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Candidates for admission to the scientific course are examined in physical geography. Other candidates are not subject to examination in any scientific study.

A course of six lectures in hygiene is given at the beginning of the freshman year, after which are courses in physiology and botany required of students taking the scientific course. These students are also required to follow a practical course in biology, thirty-seven exercises of 2 hours each being devoted to the invertebrates in the sophomore, a like number being devoted to the vertebrates in the junior year. A course of thirty-six lectures in general zoölogy is given in the junior year, and is open to all students. This constitutes the entire biological work required of students in the classical course. A course of fifteen lectures in anthropology is offered in the senior year.

The laboratory is supplied with microscopes and the usual accessories, one being allowed for each two students. No provision is made for work of an advanced character. Attendance is required only of students in the scientific course.

In the Chandler School of Science and Arts candidates for admission are examined in physical geography and physiology. The biological work of the course begins with systematic botany, which is taught during two terms of the freshman year, 4 hours weekly being devoted to recitations and practical exercises. Each student is required to prepare a herbarium of 100 specimens, but this number is often greatly exceeded, owing to the fact that a prize is offered for the best herbarium, and all are exhibited at commencement.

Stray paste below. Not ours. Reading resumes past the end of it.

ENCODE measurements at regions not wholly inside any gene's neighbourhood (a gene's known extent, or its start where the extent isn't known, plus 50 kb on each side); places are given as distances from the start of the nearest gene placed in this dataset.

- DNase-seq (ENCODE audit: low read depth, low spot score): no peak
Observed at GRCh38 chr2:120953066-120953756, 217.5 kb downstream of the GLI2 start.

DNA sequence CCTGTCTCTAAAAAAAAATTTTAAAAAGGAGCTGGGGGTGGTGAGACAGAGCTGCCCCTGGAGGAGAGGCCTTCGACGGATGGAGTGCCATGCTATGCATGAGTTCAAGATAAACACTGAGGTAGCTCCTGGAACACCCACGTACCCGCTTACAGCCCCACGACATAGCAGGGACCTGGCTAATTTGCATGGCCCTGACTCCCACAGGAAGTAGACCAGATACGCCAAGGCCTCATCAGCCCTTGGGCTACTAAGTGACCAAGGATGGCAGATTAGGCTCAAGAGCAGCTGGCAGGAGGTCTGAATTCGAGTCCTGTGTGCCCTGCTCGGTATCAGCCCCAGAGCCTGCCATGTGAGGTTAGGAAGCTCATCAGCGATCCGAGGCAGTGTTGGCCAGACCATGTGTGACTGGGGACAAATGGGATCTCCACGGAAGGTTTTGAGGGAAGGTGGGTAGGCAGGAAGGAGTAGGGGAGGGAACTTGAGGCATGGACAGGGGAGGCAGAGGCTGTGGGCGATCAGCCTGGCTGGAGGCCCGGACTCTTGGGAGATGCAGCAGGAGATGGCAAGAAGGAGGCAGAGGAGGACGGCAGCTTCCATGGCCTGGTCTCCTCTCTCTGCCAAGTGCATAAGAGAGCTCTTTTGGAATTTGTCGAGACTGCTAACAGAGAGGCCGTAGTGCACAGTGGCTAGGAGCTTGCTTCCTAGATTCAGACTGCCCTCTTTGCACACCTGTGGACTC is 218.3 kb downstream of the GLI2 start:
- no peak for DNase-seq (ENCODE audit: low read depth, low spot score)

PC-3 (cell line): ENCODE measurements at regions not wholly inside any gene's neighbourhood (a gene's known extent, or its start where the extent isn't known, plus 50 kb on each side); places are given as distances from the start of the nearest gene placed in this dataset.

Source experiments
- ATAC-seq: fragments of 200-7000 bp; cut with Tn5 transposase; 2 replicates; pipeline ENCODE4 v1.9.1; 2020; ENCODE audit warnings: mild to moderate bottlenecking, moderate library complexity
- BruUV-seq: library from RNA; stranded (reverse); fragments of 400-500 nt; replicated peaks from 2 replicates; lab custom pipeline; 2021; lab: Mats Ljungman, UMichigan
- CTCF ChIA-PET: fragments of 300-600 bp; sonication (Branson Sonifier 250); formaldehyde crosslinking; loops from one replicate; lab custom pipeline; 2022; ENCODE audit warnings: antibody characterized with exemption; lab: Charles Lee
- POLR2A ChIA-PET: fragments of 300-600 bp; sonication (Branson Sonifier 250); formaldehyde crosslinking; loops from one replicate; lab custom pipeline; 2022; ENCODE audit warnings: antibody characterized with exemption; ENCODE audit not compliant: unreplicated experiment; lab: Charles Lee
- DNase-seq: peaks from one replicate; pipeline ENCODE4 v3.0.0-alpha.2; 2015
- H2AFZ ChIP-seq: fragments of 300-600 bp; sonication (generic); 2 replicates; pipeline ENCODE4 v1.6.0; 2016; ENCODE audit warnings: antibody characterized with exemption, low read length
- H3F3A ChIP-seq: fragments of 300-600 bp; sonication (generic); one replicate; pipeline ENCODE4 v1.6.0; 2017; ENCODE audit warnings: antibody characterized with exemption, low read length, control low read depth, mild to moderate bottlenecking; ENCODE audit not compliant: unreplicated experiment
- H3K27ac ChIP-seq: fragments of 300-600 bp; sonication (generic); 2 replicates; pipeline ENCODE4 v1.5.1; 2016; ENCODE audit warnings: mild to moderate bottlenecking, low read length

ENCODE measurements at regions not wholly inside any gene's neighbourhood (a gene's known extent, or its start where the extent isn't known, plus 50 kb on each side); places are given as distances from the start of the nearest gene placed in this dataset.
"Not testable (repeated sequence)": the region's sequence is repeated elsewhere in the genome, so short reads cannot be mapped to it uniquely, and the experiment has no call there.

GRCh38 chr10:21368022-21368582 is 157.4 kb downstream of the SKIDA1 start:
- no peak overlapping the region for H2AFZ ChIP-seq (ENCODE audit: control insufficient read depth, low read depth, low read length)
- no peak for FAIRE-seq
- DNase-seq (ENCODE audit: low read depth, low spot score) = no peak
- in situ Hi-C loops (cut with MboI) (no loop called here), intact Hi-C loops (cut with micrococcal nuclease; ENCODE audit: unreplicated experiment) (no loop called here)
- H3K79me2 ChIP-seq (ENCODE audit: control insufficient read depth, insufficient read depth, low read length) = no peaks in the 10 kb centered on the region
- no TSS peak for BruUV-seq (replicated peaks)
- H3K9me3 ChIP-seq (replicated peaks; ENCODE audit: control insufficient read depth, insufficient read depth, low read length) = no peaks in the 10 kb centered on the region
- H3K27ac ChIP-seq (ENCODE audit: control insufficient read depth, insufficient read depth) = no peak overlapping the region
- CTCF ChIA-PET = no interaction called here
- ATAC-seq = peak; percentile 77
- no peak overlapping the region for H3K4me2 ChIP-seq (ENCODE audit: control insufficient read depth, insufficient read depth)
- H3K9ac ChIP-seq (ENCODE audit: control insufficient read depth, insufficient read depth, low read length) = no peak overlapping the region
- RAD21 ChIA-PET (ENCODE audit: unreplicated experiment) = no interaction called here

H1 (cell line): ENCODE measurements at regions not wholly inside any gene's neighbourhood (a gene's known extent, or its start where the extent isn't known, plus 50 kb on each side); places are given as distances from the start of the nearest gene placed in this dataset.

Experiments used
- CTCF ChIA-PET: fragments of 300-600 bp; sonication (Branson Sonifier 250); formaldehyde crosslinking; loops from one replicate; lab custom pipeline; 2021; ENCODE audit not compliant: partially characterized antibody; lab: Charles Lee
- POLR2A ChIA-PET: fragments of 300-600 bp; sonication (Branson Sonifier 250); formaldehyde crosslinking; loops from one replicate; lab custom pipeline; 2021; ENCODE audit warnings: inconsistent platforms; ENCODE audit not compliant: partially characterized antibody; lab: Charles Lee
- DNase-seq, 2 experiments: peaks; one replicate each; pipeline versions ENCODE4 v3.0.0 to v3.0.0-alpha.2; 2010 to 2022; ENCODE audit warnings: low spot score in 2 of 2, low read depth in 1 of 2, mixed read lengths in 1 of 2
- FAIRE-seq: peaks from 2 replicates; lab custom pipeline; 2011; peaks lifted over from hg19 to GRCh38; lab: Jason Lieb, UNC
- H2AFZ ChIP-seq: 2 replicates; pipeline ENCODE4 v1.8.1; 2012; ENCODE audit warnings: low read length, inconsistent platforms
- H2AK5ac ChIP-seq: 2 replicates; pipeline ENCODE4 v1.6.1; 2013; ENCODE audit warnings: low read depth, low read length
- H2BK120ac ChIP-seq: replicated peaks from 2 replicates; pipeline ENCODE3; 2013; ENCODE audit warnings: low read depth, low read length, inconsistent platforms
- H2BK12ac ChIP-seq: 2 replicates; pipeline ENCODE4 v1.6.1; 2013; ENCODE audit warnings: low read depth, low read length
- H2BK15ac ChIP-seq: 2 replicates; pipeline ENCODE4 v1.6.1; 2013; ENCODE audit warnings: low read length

During the first term of the sophomore year a course is given in structural and physiological botany. This occupies 36 hours, and is designed to give the student an outline of the entire vegetable kingdom. A course in zoology, occupying 36 hours, is given in the latter part of the sophomore year. This is accompanied by demonstrations, making use of such illustrative material as may be available.

These courses are required of all students in the school of science. No laboratory work is done, and no provisions are made for it.

Students are admitted to both Dartmouth College and the Chandler School of Science from many of the bigh schools of the State without examination, the necessary scientific preparation being given by such institutions.



The only biological work done is in the senior year, when a short course of lectures is given in botany and zoology preparatory to the course in historical geology. No practical work is done in connection with this.



In the classical course the work in biology begins with a course in physiology, occupying 4 hours per week during the second term of the sophomore year, this course being preceded by a course in chemistry in the freshman year, of which laboratory work forms a required part. In the third term a course in botany is given, consisting of systematic and physiological botany. In the junior class a course of lectures and laboratory work occupying 8 weeks is given on invertebrate zoölogy.